research expeditions

Cruise JC071 – PAP mooring recovery – evening blog

Recovered buoy, replacement buoy on the right

Today has been full of events. The CTD this morning, and then the recovery of the PAP mooring.

Cruise JC071 – CTD recovery

CTD recovery

We were all disappointed that the weather did not allow the recovery or the CTD to go ahead yesterday, but today the weather is definitely improving and the first CTD which will go to 4000m was put in the water just after 6am.

Cruise JC071 – lifeboat drill

Arriving at the PAP site

Cruise JC071 – preparations and procedures

CTD – conductivity, temperature and depth instrument

Today is a day for final preparations and practice procedures while the PSO finalises the work plans to ensure the various groups of scientists and technicians will get the samples they need at the times they need them.

RRS James Cook cruise 062 – Final blog

Dolphins accompanying the James Cook on her way back to Falmouth (courtesy of Leighton Rolley)

Our cruise to the PAP site has finally come to an end and after a successful couple of days at the Porcupine Seabight the James Cook steamed back to Falmouth. Although everyone was excited by the prospect of fresh fruit, crunchy vegetables, and yes, family and friends too, the joy of returning to “normality” is always accompanied by some sadness.

RRS James Cook cruise 062 – 25 August 2011

A translucent sea cucumber (Peniagone sp.)

Ahoy, everyone! A couple of days ago, we finally left the Porcupine Abyssal Plain after a very successful sampling regime of megacoring, trawling, and the deployment of various other instruments over the past few weeks.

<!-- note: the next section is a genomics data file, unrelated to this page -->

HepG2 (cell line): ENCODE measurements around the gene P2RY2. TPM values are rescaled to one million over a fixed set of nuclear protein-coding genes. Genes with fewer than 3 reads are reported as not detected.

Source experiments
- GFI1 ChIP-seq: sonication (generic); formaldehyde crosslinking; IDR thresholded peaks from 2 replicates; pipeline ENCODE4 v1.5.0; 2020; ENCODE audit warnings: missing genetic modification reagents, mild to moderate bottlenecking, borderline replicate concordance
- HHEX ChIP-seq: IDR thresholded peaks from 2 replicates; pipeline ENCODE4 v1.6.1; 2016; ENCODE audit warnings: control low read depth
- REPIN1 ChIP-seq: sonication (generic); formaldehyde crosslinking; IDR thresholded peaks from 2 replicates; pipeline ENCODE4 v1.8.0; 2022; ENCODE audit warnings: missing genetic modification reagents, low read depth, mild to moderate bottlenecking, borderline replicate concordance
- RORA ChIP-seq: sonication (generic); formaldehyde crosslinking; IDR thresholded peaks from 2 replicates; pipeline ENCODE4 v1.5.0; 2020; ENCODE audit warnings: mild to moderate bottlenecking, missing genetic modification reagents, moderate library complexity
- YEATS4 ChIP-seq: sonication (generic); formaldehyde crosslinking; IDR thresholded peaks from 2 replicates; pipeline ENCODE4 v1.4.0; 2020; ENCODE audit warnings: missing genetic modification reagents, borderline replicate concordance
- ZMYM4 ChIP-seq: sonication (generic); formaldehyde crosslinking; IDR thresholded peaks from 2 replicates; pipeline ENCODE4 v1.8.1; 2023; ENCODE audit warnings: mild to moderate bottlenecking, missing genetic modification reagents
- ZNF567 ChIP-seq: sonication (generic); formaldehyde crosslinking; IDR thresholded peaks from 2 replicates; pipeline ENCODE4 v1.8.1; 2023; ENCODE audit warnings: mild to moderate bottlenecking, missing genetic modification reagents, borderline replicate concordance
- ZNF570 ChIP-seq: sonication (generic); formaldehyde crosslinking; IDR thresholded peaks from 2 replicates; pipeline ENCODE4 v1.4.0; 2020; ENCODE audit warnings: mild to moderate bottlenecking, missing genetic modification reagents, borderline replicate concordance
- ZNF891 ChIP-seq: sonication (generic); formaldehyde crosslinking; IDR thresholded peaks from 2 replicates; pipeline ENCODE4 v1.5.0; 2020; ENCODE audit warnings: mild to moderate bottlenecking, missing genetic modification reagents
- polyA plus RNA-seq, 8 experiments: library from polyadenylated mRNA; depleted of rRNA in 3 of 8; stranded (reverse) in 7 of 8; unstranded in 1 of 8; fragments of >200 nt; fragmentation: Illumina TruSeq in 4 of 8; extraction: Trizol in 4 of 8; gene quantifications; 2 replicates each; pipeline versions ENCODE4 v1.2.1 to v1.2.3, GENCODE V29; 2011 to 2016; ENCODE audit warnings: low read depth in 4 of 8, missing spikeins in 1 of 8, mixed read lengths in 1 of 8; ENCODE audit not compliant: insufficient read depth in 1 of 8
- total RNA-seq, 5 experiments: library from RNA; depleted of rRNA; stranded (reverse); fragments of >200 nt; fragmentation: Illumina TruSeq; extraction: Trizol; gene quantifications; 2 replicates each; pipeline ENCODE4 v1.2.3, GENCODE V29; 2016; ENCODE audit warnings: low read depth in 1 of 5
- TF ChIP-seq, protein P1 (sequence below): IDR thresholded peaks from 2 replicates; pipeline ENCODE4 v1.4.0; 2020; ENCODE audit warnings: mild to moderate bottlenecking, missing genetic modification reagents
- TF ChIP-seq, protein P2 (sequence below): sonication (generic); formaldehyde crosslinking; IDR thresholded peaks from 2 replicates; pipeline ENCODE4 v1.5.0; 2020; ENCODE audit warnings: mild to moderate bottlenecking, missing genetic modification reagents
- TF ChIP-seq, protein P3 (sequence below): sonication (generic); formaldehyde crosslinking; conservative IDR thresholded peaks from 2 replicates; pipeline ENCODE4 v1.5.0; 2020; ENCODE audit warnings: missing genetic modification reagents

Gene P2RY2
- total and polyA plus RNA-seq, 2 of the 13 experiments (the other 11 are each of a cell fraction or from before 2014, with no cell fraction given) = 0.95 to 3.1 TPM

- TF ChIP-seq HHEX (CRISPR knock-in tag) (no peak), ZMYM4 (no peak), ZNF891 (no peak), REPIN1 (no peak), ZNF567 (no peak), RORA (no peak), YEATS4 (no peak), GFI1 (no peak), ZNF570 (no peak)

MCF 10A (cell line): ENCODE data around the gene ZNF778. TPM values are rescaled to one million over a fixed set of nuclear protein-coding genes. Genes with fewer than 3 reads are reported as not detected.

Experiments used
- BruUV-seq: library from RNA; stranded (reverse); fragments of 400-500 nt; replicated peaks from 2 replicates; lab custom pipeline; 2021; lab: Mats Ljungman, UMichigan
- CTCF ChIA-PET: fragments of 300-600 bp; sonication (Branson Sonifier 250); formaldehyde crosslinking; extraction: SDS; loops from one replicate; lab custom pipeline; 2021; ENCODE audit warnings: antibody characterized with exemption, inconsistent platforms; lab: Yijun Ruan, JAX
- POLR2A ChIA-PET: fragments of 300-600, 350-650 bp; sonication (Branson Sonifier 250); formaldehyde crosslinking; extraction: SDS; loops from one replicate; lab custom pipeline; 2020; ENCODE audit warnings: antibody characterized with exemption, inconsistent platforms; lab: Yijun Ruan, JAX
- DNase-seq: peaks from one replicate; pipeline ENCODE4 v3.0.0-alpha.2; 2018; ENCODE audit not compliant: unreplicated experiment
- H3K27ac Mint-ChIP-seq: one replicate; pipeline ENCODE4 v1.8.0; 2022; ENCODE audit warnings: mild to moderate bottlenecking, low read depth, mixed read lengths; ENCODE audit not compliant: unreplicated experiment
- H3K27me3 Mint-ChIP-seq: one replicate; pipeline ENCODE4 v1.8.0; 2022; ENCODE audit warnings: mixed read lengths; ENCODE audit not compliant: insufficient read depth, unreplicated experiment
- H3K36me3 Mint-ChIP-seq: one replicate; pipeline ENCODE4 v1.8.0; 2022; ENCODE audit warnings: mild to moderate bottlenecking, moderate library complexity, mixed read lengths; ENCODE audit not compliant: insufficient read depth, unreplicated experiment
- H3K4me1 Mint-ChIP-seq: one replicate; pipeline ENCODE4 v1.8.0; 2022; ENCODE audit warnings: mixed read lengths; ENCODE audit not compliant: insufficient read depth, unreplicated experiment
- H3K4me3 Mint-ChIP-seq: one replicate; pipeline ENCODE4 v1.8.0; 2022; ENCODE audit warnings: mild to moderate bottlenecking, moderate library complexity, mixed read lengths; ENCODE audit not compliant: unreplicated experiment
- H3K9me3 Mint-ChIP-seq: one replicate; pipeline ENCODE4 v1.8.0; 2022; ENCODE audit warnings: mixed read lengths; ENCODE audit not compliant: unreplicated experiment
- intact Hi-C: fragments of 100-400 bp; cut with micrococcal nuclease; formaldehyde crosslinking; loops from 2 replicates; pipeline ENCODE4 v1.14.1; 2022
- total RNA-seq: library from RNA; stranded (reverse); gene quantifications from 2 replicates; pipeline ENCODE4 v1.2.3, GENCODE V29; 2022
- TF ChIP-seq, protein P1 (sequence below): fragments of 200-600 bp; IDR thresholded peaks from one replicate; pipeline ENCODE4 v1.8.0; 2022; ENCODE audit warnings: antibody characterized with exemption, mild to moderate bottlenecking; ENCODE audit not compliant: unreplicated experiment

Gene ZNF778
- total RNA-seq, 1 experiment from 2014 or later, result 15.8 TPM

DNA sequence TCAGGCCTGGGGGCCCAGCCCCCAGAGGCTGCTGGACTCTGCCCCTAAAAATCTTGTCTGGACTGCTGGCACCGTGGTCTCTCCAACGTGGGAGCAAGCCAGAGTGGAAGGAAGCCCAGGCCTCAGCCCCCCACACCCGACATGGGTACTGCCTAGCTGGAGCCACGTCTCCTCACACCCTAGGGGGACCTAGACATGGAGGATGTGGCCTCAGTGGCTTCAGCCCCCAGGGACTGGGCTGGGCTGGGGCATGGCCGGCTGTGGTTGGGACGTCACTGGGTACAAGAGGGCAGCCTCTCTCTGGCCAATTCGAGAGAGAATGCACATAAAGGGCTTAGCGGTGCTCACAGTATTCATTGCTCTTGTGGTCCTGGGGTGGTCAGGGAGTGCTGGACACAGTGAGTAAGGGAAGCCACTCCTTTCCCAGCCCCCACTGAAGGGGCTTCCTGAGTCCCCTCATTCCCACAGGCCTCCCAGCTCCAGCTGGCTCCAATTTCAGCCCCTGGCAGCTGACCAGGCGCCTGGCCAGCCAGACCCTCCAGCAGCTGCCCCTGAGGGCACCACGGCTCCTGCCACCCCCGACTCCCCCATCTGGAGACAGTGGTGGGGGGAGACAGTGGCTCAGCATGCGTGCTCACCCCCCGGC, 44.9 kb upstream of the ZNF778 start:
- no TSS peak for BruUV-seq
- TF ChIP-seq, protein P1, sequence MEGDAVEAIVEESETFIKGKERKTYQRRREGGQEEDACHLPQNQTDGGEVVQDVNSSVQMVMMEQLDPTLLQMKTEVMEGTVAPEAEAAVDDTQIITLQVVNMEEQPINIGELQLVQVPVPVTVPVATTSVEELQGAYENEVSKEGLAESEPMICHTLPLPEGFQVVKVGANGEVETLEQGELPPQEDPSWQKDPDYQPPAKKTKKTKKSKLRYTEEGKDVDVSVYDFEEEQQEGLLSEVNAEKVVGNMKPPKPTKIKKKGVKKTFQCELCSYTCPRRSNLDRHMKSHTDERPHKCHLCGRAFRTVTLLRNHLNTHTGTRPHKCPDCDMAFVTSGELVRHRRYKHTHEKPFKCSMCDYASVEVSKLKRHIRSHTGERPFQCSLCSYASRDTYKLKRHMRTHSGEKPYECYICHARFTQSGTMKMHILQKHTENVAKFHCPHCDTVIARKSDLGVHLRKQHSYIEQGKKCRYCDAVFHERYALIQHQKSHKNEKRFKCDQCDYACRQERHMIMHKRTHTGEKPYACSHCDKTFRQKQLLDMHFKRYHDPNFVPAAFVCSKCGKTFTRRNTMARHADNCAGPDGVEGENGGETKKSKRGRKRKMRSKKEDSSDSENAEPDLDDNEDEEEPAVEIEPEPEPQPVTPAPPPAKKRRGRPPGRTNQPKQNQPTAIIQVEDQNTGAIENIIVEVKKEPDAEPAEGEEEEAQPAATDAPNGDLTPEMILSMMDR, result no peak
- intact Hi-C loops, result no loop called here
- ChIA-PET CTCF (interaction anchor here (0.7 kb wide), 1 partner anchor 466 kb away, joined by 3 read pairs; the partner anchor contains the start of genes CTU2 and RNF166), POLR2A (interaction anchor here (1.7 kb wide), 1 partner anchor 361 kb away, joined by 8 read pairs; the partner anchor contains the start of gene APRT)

RRS James Cook cruise 062 – 19 August 2011

Alan Jamieson with one of his beloved deep-sea fish

RRS James Cook cruise 062 – 18 August 2011

Stuart, Dan, and Chrysula waiting for the megacore

Quite a few of the samples being brought up from the deep are being preserved in ethanol for DNA analysis when we’re back on land.

Different species of sea cucumbers

RRS James Cook cruise 062 – 17 August 2011

Nina, Alex, Lenka, Colette and Zan being very excited about a bucket full of deep-sea creatures

The days when we take the trawl samples seem to be a somewhat confusing mixture of sleeplessness, excitement and a lot of hard work! For me, these trawls are really the reason I’ve been out here for the last two weeks as I gather samples of abyssal fish for my PhD.

RRS James Cook cruise 062 – 14 August 2011

The box corer full of mud

The deep sea is a reservoir of unknown biodiversity, particularly among invertebrates living inside the mud with many species new to science and in many ways rivalling the discovery of new insect species in rainforests.